- Goes public whenever he has a problem

- Might complain about touches since it would be a 1A and 1B situation

- Some question scheme fit in fast-paced, short pass offense

- Wants a guaranteed contract, according to Instagram video

- Could damage the Colts unselfish and team-first mentality

- Cap hit would be huge, but we can afford it

- Will be 33 at the end of his contract


The Colts are interested in getting Brown, so they reach out to the Steelers. However, a plethora of teams are interested (Seahawks, Niners, Packers, and Broncos, to list a few). The bidding soon gets out of hand and the Colts go from offering a third to offering the 34th overall pick; thus, trading themselves out of a chance to draft an edge rusher that might slide out of the first round (Jaylon Ferguson) or an injured Top-15 pick (Jeffrey Simmons). The Colts need for a WR goes away and they can focus on other necessities along the defensive line.

This is where the hypothetical gets slightly murky. The Colts could go on to have a phenomenal season where they secure a first-round bye, homefield advantage throughout the playoffs and a Lombardi (maybe). Or, Antonio begins to complain about his lack of touches and his under-utilization in the Colts offense, tears the team apart and the organization crashes and burns in Reich’s second season. The Colts opt out of Brown’s contract after two drama-filled seasons, costing them about $43 million dollars between the 2 seasons and the third season’s dead cap, plus the loss of a top 35 pick.

Let me just leave you with a quote from Ballard and tell you that I completely agree with him.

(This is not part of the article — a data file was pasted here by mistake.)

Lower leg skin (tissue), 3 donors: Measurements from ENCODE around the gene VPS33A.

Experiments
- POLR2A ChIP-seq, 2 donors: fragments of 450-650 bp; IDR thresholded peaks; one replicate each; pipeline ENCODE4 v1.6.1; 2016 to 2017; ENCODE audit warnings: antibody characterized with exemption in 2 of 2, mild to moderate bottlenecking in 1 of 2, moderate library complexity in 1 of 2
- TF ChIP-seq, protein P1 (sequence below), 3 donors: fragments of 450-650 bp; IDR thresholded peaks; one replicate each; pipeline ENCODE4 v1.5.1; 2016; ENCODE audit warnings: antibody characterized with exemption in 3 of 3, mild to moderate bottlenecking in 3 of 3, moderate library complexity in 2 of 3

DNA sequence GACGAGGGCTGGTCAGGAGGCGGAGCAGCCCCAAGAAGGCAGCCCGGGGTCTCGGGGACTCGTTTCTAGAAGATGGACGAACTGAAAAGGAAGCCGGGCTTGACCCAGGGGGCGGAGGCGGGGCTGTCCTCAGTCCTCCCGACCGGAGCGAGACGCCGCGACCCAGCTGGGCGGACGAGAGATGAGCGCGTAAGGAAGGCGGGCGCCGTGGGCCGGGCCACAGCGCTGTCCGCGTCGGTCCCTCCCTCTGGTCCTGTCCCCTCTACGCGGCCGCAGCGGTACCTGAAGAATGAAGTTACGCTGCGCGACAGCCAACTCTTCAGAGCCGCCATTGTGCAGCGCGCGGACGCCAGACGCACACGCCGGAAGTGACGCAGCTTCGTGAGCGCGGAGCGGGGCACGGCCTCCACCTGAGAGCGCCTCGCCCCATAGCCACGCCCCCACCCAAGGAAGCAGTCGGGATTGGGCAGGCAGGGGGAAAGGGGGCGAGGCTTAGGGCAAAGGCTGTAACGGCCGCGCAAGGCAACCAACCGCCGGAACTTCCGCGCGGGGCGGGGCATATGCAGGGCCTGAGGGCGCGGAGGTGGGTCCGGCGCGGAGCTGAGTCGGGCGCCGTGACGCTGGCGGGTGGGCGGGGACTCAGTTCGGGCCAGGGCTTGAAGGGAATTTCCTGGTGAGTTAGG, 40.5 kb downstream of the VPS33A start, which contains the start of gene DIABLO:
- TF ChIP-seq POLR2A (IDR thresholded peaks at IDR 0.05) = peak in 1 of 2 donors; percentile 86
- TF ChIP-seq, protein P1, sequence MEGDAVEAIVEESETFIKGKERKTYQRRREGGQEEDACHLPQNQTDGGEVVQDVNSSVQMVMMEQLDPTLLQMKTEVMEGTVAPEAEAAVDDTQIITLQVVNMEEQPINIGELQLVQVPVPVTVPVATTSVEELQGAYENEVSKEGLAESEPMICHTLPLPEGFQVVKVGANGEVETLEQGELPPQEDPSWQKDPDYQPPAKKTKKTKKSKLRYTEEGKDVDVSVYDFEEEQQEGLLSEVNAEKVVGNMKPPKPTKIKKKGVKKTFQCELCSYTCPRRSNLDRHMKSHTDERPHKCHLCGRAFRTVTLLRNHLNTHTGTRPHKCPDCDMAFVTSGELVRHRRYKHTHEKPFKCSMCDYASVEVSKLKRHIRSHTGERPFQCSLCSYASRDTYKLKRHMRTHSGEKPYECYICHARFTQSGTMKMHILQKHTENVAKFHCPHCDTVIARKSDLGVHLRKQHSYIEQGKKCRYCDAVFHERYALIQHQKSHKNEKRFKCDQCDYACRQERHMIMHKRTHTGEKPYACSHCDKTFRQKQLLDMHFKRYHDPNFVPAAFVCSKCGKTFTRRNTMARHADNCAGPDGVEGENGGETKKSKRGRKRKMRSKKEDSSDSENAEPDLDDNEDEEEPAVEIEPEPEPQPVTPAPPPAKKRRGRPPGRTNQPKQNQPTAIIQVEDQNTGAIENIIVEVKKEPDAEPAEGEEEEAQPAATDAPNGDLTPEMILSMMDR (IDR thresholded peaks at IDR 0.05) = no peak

“And I just think you are what you bring into the building. Look: we have a great head coach. We’ve got a great staff. But you make their jobs a lot harder — and it’s a long season, and it shows up. Am I against adding a player that’s a difference maker on Sunday that I know is going to help us win games? No. I would absolutely add that player. He’s gotta fit into our culture. He has to fit in to doing things right. He has to fit in about being team-first. He has to be accountable to his teammates. They have to fit that criteria.”

The Colts risk too much in adding a player like Brown and the locker room may not be ready for the hit. I do think that talent is talent and eventually the Colts are going to have to add some players with red flags, but Brown could be too much of a bad influence over this young team and, in all honesty, the Colts are still one or two seasons away from SB contention.

My prediction for how this situation plays out?

The Steelers field offers and while some AFC teams offer more, the Kevin Colbert doesn’t want to send AB to the AFC and have to see him in the playoffs, so Antonio Brown goes to the Niners for the 36th overall pick.

I think I know what the answer is going to be but:


Should the Colts trade for Antonio Brown?